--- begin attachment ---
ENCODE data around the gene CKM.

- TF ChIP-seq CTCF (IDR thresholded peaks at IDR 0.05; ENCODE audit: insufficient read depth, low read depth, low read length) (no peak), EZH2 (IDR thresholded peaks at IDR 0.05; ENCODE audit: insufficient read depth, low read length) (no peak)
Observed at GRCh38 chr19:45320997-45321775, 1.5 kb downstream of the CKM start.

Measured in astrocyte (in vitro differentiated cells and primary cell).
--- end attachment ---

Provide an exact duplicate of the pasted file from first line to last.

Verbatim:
ENCODE data around the gene CKM.

- TF ChIP-seq CTCF (IDR thresholded peaks at IDR 0.05; ENCODE audit: insufficient read depth, low read depth, low read length) (no peak), EZH2 (IDR thresholded peaks at IDR 0.05; ENCODE audit: insufficient read depth, low read length) (no peak)
Observed at GRCh38 chr19:45320997-45321775, 1.5 kb downstream of the CKM start.

Measured in astrocyte (in vitro differentiated cells and primary cell).